Saturday, October 13, 2012

The Anti-'Wrecked': "Shank" (2009)

It's ironic that I screened the films "Wrecked" and "Shank" back to back. "Wrecked" was a terrible mess involving gay teens whose lives unravel thanks to casual sex and drug abuse. "Shank" also involves gay teens, casual sex, and drug abuse, but director Simon Pearce and screenwriters Darren Flaxstone and Christian Martin gave me characters I came to care about while telling a compelling story.

Cal (Wayne Virgo) is a thug in Bristol, United Kingdom. He hangs out with best mate Jonno (Tom Bott) and gang leaderette Nessa (Alice Payne). The group vandalize, deal drugs, listen to rap, and beat up gays. What no one knows is that Cal himself is gay, a self-loathing mental mess. In the film's opening scenes, he sets up a casual sex date with Scott (Garry Summers), and head butts him when he is finished. Cal is attracted to Jonno, and the feeling may or may not be reciprocated.

Scott is a school professor, and one of his students is a gay French teen named Olivier (Marc Laurent). Olivier is accosted and beaten by Nessa and Jonno, but Cal stops them, and befriends Olivier. As Cal hides from his now vindictive former friends, Olivier tries to show him that being who you are is the key to a happy life. Unfortunately, the gang eventually catches up to the couple.

Flaxstone and Martin seem to have been inspired by all those films that bring seemingly unrelated subplots together for a dramatic finale. The fact is, it still works here with just a hint of melodramatic coincidence. The middle of the story lags a bit, but Simon Pearce's direction is top notch. The film is very low-budget, the sex in the unrated DVD edition is very explicit, but it's amazing how unlike "Wrecked" this is. Pearce seems to be following the script (no uncomfortable improv noticed), and the editing is great. The musical score is heavy with rap, a genre I wish would go away, but this is the music of these hoods, and it works.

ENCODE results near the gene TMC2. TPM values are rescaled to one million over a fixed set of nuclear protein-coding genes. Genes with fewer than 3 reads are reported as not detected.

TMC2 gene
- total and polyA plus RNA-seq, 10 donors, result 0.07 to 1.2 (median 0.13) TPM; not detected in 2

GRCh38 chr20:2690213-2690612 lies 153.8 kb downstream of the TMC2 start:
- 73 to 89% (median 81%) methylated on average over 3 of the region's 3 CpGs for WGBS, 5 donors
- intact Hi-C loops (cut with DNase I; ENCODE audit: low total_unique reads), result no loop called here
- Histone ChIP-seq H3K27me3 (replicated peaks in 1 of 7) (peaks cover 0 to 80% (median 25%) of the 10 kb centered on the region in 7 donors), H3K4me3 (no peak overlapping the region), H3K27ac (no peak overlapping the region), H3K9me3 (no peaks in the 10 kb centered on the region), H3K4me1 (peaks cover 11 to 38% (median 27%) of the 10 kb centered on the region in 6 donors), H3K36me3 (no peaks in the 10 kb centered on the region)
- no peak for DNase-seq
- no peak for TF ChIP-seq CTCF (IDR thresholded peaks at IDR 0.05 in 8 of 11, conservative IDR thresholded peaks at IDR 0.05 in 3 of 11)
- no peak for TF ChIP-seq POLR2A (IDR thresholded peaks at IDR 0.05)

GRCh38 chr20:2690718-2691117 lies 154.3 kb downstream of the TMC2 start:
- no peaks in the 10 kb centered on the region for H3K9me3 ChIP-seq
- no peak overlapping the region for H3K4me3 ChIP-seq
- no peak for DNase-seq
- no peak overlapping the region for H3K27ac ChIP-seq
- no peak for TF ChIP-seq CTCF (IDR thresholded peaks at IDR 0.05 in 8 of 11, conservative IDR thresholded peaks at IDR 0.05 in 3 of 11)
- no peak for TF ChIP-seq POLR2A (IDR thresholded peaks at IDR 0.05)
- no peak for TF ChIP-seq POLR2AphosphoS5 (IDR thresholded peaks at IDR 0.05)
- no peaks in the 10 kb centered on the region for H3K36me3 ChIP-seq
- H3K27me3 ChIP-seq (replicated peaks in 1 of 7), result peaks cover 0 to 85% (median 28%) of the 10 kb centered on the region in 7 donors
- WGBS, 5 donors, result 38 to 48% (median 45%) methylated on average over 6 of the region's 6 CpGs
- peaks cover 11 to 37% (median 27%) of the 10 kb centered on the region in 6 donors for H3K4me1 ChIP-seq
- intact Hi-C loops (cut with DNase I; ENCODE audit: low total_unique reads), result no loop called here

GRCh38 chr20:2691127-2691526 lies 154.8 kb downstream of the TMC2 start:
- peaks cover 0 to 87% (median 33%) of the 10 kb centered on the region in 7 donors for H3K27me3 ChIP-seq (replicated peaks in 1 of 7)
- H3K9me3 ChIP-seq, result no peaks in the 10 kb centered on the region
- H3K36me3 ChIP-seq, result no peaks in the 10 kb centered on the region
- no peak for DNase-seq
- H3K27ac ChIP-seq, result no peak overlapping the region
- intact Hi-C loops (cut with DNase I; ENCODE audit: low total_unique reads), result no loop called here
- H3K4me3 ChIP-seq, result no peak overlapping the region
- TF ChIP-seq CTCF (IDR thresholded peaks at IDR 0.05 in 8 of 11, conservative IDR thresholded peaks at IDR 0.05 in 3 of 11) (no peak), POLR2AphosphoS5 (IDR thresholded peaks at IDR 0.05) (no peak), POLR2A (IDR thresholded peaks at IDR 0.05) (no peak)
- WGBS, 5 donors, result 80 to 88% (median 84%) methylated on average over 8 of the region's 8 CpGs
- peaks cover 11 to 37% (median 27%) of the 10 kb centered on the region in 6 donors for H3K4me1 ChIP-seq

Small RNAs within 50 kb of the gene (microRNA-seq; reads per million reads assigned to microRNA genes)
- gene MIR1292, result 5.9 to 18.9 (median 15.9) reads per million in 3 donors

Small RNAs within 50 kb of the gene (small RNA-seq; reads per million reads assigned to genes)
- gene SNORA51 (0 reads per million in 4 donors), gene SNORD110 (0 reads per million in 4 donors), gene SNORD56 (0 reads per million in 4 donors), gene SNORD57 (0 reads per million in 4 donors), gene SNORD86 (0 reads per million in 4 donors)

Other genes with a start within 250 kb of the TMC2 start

The cast is all good. Laurent really is French, so his hesitant English is appropriate. Virgo as Cal is excellent. His self-loathing is believable, but Pearce doesn't let him change overnight once he finds Olivier. Bott, Payne, and especially Summers all score in their scenes, each is given a chance to shine as they explore their characters' respective mental anguish.

"Shank" popped up as a recommendation when I rented "Wrecked," and while the films share some similarities, "Shank" shines. (* * * *) out of five stars.